SEC. RUMSFELD: Uhm...you know, in life you have to take the good with the bad and so you have to balance it out. And my view is after many, many months now of assessing this and seeing the good with the bad, seeing instances where reports are filed and shown of a slice of fact, but the slice of fact is only that. It’s only a slice of fact. It’s not a total picture. It’s not in context. And it’s up then to the American people and the people of the world to take those slices and put them into a broader context over a period of time. So I am, I have developed conviction that it has been the right thing to do to embed reporters. I think that it’s the right thing to do for two important reasons. Number one, I have a lot of confidence in the American people that if they see enough slices of reality, they will be able to synthesize all of that and come away with reasonably correct judgments.
Second, and not unimportant, indeed, quite important, literally hundreds of journalists from around the world and in the United States have had an opportunity to be closely connected with U.S. men and women in uniform. And what they will see and have seen is these truly outstanding young men and women who are doing such a wonderful job and they see courage, they see professionalisms, they see compassion, they see strength. And for the rest of their lives, they will value that experience and they will have a much better understanding in whatever they do in careers in journalism about the truly noble work that’s being done by American men and women in uniform and I think that’s a good thing.
Q: Finally, Mr. Secretary, I asked you this in the spring and you were noncommittal, as I expected you to be, in light of the fact that we know that Secretary Ridge is handing his resignation in to the president. There are some things that he wants to do in his life and at home and he’s got kids in college. I’ve been a fan of yours. I’ve told you that when I saw you. Are you going to stick around for this next term or have you not made up your mind or had that conversation with the president yet?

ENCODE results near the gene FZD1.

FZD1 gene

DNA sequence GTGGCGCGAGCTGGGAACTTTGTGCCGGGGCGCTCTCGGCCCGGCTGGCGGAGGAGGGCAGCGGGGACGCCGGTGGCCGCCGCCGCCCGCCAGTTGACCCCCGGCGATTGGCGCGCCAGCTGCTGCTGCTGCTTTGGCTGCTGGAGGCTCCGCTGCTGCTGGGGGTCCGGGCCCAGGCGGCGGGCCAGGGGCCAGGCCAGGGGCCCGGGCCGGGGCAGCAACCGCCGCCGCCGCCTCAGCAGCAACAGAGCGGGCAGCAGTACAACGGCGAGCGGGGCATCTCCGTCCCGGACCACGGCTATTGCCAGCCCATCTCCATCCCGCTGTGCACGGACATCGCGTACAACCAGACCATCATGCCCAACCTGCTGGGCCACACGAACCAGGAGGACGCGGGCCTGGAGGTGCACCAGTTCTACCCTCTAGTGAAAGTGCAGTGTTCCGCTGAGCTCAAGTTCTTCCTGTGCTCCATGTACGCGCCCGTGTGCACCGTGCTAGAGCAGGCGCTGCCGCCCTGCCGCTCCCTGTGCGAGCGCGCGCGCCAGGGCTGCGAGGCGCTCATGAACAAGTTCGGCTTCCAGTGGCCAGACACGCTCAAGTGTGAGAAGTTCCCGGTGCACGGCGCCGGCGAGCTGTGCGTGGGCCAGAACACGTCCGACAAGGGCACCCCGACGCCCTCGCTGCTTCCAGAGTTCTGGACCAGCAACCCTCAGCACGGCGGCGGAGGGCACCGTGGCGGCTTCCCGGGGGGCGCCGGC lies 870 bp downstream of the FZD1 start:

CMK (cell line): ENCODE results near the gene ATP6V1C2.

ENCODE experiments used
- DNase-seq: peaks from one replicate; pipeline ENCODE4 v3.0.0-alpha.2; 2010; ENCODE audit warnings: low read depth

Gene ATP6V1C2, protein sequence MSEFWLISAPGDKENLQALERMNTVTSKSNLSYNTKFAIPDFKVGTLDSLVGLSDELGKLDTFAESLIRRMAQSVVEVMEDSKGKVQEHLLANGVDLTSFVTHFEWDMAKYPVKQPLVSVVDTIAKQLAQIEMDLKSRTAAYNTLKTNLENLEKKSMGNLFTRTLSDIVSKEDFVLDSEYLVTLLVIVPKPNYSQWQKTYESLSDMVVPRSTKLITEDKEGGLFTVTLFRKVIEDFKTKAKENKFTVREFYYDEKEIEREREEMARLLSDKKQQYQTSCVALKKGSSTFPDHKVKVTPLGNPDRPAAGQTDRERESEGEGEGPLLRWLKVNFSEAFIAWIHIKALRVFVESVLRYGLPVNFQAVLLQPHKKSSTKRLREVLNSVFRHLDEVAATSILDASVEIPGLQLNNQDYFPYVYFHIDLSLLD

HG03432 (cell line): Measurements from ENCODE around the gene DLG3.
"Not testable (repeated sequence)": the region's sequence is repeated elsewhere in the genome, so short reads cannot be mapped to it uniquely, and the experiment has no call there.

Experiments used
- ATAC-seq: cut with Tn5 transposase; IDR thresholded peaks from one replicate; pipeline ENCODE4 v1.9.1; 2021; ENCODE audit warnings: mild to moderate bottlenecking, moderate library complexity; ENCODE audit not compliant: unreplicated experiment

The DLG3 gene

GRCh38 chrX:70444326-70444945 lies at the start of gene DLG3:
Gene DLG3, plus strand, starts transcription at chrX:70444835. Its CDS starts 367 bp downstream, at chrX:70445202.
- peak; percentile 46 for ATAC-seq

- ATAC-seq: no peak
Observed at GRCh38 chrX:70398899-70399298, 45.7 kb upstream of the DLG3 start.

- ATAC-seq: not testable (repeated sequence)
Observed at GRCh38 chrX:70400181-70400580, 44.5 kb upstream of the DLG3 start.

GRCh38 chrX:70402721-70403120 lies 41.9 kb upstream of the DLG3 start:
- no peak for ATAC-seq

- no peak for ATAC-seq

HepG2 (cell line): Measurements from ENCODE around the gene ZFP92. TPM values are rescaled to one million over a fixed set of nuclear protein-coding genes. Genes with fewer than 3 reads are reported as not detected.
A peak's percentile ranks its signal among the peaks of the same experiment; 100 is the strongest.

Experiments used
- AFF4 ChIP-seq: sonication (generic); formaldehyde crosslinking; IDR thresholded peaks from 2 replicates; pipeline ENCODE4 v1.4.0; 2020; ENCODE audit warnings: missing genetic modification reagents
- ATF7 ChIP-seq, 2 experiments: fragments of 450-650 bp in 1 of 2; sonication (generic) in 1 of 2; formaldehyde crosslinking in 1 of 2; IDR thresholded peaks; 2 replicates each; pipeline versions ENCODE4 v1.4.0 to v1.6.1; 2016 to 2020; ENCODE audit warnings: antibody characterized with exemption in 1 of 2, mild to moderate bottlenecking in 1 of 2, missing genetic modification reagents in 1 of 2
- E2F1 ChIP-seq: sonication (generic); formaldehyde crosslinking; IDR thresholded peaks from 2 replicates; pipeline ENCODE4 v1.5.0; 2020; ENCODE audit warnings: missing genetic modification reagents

SEC. RUMSFELD: Well, I’ll tell you, that’s something that I think that I’ll leave for a future date. I appreciate your nice words and certainly Tom Ridge has done a fine job for the country and the country’s been fortunate to have an able public servant like Tom. He’s uhm…I had not been aware that he was planning to do that, but I heard just before I came down here that he was doing it and I certainly wish him well. But I think what I’ll do is put off for another day any comment on Rumsfeld.
Q: I appreciate that. Mr. Secretary, happy holidays to you, Mrs. Rumsfeld, and the entire family and thank you for giving us these minutes today on the Marc Bernier Show.
SEC. RUMSFELD: Thanks so much. It’s good to be back with you. I appreciate it.
Q: Best of luck, Mr. Secretary. Bye-bye.
SEC. RUMSFELD: Thank you.